Please stop with the ‘premiership quarter’ nonsense

Lance Skelton Roar Rookie

By , Lance Skelton is a Roar Rookie

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    ‘The premiership quarter’ refers to the bizarre notion that, somehow, the third quarter of an AFL game is more important than any other quarter. I have no idea where it originated, but the sooner it goes back to where it came from, the better.

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    Every weekend, without fail, you’ll hear some footy commentator who really should know better, blurt out “Well, this is the all-important premiership quarter!”

    Really? So what about the first two quarters? What about the last quarter? Should we just forget about them?

    Last time I checked, the game of Australian rules football is played over four quarters, where each point won and each point conceded is worth exactly the same. Each quarter runs for 20 minutes, plus ‘time on’, so what exactly are these commentators banging on about? It makes no sense.

    Every second of a football game, every contest, every mark, every handball, every tackle, every ruck contest, every hardball get, every shepherd, every chase, every desperate spoil, every out-of-bounds, every penalty, every goal, every point… It all counts towards the end result.

    The team that manages to do all of this most consistently over the course of the season makes it to the finals. Then, who plays well enough in the finals to actually win the grand final, guess what? They win the premiership.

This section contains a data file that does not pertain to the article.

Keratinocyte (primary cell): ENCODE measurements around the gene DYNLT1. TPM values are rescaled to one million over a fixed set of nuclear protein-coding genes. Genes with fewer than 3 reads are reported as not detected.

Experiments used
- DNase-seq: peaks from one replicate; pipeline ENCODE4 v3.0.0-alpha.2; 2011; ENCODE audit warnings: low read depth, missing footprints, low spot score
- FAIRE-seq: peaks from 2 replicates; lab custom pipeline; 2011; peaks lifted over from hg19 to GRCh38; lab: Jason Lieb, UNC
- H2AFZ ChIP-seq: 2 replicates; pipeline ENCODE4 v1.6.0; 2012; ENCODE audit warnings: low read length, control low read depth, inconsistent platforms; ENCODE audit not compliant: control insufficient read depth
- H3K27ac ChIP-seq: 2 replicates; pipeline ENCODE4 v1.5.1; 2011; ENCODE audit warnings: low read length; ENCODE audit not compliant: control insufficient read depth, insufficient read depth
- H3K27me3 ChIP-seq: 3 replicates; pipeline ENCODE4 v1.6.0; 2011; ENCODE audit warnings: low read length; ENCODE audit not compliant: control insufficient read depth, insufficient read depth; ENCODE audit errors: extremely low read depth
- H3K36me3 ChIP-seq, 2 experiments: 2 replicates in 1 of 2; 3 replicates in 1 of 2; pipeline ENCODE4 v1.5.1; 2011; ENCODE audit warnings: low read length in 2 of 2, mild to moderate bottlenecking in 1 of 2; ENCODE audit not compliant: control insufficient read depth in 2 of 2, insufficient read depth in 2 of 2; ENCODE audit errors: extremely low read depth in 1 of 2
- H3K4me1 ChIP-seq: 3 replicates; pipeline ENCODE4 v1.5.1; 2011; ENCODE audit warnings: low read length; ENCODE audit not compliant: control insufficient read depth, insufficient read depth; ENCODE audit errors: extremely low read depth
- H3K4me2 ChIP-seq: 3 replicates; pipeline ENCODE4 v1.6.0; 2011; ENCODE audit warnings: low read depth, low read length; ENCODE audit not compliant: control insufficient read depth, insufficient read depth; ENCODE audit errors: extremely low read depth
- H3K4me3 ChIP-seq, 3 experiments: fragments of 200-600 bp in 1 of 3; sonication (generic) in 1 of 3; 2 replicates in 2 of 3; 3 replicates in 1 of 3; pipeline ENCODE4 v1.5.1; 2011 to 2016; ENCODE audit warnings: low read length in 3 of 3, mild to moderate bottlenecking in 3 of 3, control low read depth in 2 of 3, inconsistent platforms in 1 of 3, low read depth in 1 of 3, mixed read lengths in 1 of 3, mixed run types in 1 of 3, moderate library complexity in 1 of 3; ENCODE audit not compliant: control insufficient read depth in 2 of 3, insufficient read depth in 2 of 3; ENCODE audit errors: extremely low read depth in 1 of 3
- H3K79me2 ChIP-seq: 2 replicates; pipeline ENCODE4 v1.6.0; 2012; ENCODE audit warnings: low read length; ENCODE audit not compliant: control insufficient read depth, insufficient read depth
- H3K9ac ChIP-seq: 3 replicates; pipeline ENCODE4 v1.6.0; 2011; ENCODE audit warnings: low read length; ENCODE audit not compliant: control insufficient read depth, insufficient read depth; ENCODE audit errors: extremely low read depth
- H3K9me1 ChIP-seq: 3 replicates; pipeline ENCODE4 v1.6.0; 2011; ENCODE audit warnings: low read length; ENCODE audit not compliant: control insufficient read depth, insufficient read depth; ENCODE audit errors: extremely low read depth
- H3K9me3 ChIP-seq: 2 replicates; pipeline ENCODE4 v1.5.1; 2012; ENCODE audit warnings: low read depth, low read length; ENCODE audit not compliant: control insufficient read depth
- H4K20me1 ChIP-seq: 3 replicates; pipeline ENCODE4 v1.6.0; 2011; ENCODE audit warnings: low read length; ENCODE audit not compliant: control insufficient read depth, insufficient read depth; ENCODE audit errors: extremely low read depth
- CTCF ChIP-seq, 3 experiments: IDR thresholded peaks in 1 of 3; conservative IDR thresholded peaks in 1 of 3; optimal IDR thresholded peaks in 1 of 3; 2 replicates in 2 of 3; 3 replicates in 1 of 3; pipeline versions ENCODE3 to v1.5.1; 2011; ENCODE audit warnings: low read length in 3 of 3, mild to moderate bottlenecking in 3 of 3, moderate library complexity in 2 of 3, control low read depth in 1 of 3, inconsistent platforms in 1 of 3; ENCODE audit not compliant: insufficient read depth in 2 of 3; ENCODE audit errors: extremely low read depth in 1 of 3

Can you imagine any coach saying to his or her players before the game, “Don’t worry about the first two quarters, or the last. Do anything you like. It’s all about the third quarter, that’s the premiership quarter!”

    Surely, there’s got to be something else commentators can talk about than to continue to bleat out nonsense every time the third quarter of a football game commences? It’s lazy and does nothing to further enhance our enjoyment or understanding of the game.

    It reminds me of a crazy tennis theory that was all the rage about 25 years ago, when respected commentators like John Newcombe and Fred Stolle used to prattle on about the “all-important seventh game” of every set. Remember that utterly ridiculous idea?

    The seventh game is no more or less important than any other game played, but Newcombe, Stolle and co. would carry on like pork chops every time the seventh game came around.

    Thankfully, this ludicrous theory is pretty much dead and buried. My hope is that the so-called ‘premiership quarter’ goes the same way, and as quickly as possible.

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